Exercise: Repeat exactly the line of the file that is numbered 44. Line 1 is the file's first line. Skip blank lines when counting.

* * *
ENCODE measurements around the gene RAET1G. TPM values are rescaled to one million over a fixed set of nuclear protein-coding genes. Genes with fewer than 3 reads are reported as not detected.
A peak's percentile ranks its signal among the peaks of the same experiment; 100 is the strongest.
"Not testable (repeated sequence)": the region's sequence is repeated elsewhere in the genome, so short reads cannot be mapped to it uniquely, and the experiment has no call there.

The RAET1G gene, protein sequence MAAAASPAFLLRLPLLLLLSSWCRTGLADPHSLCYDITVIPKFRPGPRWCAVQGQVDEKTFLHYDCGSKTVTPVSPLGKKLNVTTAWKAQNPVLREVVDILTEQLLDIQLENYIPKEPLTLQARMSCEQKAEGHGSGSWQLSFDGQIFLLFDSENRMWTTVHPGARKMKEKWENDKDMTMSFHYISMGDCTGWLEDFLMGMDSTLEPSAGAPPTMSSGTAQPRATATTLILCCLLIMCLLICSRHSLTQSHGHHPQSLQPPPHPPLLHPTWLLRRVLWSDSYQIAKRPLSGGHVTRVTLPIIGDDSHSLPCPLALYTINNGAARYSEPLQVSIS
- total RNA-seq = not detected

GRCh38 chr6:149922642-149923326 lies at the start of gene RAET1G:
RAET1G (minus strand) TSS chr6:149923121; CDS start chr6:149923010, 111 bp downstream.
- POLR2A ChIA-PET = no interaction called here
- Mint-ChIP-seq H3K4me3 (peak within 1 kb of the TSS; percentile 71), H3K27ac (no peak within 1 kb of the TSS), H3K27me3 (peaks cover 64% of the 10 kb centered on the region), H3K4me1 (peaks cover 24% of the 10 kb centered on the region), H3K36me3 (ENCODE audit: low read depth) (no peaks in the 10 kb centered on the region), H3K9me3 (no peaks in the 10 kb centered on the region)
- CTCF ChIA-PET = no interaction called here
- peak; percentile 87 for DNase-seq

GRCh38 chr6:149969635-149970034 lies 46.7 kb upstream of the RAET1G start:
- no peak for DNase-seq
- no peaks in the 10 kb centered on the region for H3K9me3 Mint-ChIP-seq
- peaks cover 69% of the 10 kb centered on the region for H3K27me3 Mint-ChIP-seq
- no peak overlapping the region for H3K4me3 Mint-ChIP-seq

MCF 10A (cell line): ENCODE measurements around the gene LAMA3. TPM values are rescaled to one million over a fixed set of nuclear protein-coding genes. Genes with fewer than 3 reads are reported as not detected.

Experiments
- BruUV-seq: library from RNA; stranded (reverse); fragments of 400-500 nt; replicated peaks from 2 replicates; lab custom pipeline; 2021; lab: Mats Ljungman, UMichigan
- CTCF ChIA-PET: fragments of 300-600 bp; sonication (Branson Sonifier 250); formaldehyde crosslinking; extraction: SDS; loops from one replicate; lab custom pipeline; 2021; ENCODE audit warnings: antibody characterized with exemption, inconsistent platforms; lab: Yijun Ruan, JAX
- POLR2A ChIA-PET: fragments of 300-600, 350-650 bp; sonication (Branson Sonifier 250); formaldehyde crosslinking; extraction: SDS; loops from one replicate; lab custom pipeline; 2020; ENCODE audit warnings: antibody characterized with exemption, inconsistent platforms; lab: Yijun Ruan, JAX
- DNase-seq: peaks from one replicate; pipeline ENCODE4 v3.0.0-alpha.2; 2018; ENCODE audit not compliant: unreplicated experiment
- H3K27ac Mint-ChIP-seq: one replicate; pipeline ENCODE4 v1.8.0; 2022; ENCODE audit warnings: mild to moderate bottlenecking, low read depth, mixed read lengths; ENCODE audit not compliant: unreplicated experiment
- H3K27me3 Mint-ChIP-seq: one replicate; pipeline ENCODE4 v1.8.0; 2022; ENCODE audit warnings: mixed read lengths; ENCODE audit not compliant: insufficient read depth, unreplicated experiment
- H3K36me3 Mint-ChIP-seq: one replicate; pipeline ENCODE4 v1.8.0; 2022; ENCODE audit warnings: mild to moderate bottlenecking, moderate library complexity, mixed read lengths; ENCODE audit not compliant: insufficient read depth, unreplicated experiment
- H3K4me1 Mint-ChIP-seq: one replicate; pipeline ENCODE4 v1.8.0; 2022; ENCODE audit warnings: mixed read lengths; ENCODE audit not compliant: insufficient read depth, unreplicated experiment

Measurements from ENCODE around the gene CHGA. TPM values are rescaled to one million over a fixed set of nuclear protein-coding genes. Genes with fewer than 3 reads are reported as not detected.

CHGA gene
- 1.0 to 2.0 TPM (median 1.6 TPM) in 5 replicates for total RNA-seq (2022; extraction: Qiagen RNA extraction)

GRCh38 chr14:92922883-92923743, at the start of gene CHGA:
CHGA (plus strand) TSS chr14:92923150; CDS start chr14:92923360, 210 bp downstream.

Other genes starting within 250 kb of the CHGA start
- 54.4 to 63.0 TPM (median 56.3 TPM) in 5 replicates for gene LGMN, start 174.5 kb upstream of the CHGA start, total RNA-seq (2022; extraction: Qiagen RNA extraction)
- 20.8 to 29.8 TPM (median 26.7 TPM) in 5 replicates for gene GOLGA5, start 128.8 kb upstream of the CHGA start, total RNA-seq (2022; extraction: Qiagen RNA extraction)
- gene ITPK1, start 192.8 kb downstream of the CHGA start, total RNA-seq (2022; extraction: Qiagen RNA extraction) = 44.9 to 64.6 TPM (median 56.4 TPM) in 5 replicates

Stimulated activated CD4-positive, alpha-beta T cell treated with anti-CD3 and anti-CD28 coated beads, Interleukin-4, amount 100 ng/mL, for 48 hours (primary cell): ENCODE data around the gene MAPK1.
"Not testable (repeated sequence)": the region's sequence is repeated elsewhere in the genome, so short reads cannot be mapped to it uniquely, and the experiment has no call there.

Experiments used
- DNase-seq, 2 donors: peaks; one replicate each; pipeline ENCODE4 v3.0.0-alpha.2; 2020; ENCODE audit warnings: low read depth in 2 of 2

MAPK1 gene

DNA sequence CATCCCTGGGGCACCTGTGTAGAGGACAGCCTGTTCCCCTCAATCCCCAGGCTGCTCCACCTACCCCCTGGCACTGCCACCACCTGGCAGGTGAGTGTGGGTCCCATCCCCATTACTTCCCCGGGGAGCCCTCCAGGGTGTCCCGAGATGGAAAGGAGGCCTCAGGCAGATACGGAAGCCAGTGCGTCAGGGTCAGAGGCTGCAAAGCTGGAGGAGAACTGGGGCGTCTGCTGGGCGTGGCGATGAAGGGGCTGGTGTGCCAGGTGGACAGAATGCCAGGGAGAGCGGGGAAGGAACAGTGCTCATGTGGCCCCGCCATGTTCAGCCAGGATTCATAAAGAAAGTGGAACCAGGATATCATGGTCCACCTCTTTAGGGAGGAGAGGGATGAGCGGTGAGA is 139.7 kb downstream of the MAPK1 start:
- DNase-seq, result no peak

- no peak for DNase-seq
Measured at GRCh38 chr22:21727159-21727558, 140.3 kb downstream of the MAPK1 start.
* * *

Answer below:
Measured at GRCh38 chr22:21727159-21727558, 140.3 kb downstream of the MAPK1 start.